Aer Lingus has issued a profit warning after it failed to recoup passenger numbers that declined during the summer’s heatwave.
Its shares have plunged over 8pc this morning as a result.
Aer Lingus also said it’s examining ways of accelerating on-going cost reductions and said that a voluntary redundancy scheme has been slowed due to an on-going unresolved pension issue.
The airline, headed by chief executive Christoph Mueller, said that Aer Lingus is now likely to make a pre-exceptional operating profit of about €60m this year – less than the €69.1m that had been anticipated.
Aer Lingus told investors this morning that it will now not be possible to recover the lost passenger volumes experienced in July and August as a result of the warm weather.
It added that the pricing environment remains “intensely competitive” and that this will adversely impact what would traditionally be higher priced tickets booked by passengers in the same month they intend to travel.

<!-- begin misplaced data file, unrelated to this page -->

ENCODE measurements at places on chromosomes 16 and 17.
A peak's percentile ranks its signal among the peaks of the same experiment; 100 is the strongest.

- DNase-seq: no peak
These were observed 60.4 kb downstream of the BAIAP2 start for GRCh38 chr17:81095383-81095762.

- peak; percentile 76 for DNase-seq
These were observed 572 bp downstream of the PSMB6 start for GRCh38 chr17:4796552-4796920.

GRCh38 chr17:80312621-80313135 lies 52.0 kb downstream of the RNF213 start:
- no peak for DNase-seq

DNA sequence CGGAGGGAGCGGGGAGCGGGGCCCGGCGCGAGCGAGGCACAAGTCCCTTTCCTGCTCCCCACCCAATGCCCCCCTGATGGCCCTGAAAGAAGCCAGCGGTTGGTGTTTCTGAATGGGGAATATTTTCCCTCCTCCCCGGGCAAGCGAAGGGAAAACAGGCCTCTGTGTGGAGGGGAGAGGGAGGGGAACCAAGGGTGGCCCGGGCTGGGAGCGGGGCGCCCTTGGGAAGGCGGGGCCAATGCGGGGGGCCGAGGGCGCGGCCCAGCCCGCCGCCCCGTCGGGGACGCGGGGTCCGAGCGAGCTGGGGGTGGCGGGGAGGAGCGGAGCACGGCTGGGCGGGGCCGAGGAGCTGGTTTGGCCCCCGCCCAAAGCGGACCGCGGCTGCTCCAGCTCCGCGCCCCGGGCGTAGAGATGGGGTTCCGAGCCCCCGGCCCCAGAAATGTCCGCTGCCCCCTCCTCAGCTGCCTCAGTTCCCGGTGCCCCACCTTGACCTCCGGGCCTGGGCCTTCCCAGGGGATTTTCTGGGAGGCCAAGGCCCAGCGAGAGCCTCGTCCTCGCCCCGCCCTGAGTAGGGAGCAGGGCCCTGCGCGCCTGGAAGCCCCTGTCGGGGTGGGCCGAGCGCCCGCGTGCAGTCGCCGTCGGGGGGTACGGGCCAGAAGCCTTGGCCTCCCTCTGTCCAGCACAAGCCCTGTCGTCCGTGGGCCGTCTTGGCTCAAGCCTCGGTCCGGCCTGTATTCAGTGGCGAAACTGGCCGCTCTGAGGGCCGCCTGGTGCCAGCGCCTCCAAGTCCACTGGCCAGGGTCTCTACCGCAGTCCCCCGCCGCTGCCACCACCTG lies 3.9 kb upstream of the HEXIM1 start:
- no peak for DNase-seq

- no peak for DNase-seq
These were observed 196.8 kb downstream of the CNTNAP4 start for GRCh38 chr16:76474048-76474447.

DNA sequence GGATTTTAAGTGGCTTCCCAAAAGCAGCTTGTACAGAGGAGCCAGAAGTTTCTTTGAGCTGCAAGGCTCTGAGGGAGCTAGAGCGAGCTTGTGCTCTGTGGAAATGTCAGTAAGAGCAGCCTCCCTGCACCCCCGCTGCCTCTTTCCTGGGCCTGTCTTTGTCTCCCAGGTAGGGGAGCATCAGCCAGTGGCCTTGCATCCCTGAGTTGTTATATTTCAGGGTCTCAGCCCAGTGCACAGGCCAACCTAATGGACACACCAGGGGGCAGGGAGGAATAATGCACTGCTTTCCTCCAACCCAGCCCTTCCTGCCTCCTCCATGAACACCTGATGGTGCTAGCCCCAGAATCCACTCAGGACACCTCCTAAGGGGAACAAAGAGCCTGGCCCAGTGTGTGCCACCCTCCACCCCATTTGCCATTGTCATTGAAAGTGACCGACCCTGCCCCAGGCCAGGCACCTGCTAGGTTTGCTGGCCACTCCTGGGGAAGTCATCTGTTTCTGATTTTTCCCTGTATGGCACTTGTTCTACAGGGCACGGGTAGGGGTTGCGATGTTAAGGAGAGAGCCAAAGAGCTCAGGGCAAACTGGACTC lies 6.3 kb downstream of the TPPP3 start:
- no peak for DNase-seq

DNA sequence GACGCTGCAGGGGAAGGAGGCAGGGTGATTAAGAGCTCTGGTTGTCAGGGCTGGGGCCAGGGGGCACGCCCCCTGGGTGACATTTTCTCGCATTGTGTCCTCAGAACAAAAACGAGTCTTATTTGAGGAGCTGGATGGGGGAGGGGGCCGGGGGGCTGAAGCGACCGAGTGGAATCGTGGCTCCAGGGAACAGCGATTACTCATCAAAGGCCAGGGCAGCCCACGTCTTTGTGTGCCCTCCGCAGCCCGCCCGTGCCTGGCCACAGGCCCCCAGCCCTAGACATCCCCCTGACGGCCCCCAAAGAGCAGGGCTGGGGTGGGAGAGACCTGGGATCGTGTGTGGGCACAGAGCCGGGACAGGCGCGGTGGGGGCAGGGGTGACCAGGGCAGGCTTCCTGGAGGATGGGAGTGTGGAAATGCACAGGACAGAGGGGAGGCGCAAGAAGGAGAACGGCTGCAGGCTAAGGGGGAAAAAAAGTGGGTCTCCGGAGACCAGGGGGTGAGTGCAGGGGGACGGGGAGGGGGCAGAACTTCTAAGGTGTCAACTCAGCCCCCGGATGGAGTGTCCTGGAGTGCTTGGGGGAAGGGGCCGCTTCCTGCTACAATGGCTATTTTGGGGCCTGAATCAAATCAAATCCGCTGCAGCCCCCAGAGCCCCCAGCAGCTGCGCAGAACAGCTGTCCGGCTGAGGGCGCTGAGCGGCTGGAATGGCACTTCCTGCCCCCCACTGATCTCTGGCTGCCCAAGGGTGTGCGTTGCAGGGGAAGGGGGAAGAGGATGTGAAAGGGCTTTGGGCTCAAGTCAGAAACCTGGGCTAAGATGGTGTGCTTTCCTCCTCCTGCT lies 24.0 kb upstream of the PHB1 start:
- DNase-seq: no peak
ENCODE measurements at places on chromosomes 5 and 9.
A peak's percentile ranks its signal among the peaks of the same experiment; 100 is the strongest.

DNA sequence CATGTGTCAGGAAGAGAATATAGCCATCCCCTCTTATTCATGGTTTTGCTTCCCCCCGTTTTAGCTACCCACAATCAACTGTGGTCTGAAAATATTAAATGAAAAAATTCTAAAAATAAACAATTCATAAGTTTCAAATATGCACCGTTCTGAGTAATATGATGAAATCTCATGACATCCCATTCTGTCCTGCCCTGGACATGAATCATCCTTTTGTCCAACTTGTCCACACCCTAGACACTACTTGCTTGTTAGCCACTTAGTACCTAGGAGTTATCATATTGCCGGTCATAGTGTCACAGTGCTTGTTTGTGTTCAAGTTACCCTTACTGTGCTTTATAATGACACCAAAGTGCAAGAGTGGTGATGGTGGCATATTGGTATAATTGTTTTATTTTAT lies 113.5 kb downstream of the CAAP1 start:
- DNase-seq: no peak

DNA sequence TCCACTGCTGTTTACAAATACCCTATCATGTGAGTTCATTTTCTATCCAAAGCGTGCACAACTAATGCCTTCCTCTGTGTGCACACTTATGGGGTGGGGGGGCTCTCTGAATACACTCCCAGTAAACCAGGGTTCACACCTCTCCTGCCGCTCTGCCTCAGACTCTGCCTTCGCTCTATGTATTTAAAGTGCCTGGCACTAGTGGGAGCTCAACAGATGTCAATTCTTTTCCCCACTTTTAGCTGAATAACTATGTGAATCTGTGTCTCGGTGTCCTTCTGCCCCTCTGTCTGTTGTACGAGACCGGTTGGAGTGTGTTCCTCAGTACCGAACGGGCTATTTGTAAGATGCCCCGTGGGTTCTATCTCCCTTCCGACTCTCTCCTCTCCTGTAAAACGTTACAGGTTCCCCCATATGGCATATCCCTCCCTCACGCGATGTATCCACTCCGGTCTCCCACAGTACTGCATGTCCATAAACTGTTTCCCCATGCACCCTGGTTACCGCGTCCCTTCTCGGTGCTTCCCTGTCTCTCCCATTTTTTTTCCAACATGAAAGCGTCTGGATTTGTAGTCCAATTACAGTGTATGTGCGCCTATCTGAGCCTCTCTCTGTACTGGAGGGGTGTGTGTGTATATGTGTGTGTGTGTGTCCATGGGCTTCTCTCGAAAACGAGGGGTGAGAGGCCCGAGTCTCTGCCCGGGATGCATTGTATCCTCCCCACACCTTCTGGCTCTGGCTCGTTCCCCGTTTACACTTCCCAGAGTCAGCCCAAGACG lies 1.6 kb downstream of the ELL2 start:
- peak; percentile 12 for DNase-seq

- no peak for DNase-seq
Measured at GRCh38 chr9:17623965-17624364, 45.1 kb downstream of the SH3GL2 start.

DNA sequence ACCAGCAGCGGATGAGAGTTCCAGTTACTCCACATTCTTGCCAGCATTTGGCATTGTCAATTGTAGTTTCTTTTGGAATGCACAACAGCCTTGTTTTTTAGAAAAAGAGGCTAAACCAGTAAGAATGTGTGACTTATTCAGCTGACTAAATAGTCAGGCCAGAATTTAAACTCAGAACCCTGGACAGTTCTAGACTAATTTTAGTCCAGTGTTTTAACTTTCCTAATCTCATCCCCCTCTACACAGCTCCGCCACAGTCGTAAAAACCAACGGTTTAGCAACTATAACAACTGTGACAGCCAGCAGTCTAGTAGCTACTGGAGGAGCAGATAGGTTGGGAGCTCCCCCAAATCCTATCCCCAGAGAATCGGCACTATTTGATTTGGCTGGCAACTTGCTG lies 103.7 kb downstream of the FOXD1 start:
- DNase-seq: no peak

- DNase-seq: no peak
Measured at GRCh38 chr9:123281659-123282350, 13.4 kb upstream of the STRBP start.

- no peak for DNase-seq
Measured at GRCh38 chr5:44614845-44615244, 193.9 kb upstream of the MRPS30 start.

“Aer Lingus management is examining ways to accelerate existing plans to achieve further cost efficiencies in order to preserve competiveness and protect future profitability,” it said.
Its transatlantic business continues to perform well but there’s some weakness evident in November bookings compared to November 2012.
“Some of this weakness is attributable to a distortion in the prior year comparatives due to disrupted passengers travelling in November 2012 rather than late October as a result of Hurricane Sandy in the United States,” Aer Lingus explained. “Long haul bookings for the remainder of 2013 are currently ahead of prior year.”
It added: “The recent nature of these new market conditions means that trading visibility is limited but on the assumption that these conditions continue unchanged for the rest of the year, Aer Lingus currently expects that 2013 operating profit, before exceptional items, will be around €60m.”
Last week, as much as €1.3bn was knocked off Ryanair’s market capitalisation after it issued a profit warning.